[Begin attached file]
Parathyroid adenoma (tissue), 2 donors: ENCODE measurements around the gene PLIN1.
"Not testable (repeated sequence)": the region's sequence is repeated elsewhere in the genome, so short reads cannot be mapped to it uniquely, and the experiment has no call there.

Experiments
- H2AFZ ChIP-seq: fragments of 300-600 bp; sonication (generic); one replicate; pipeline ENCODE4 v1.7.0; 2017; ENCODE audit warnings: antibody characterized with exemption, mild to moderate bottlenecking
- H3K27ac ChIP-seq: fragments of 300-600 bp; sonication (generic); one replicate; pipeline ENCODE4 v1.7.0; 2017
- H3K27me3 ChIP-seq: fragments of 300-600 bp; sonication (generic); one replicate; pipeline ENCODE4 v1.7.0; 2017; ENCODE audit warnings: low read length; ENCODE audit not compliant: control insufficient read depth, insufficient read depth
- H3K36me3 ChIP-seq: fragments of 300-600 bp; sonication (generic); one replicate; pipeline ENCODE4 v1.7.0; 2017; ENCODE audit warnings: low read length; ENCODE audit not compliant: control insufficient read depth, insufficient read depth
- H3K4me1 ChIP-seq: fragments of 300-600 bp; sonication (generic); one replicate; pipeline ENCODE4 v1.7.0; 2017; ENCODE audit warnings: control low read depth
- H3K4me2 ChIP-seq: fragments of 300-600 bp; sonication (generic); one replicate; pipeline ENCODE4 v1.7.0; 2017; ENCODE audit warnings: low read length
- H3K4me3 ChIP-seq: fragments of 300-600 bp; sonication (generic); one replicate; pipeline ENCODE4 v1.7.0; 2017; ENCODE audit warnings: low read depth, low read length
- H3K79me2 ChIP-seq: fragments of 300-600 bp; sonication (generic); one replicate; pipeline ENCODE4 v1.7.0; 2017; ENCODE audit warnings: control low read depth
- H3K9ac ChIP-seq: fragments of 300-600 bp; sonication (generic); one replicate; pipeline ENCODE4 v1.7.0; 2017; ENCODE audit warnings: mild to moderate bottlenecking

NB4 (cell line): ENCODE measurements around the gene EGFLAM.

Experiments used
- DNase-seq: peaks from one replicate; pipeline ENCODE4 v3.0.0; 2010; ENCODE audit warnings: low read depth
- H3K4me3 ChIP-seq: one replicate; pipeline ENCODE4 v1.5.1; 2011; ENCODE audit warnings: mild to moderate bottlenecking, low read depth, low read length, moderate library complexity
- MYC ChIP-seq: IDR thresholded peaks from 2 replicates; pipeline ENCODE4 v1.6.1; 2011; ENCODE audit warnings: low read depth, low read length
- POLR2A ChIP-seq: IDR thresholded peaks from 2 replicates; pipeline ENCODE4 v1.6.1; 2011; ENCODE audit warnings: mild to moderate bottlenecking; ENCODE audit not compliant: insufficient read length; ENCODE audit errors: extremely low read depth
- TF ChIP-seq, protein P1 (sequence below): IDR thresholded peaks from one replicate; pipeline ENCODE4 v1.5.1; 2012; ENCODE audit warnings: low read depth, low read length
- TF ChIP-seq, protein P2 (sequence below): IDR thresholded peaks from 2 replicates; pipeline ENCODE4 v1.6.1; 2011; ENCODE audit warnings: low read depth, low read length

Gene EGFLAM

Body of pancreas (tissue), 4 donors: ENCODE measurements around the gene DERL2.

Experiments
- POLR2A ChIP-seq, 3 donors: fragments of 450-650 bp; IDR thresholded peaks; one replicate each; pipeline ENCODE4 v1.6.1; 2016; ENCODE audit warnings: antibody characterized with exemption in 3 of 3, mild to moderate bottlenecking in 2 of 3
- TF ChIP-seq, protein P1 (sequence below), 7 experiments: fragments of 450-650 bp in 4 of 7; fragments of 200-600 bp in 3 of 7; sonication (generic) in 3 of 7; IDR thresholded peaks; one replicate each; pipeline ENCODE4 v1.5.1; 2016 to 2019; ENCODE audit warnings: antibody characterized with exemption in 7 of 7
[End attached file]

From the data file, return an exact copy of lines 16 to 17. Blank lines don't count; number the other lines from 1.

- H3K4me3 ChIP-seq: one replicate; pipeline ENCODE4 v1.5.1; 2011; ENCODE audit warnings: mild to moderate bottlenecking, low read depth, low read length, moderate library complexity
- MYC ChIP-seq: IDR thresholded peaks from 2 replicates; pipeline ENCODE4 v1.6.1; 2011; ENCODE audit warnings: low read depth, low read length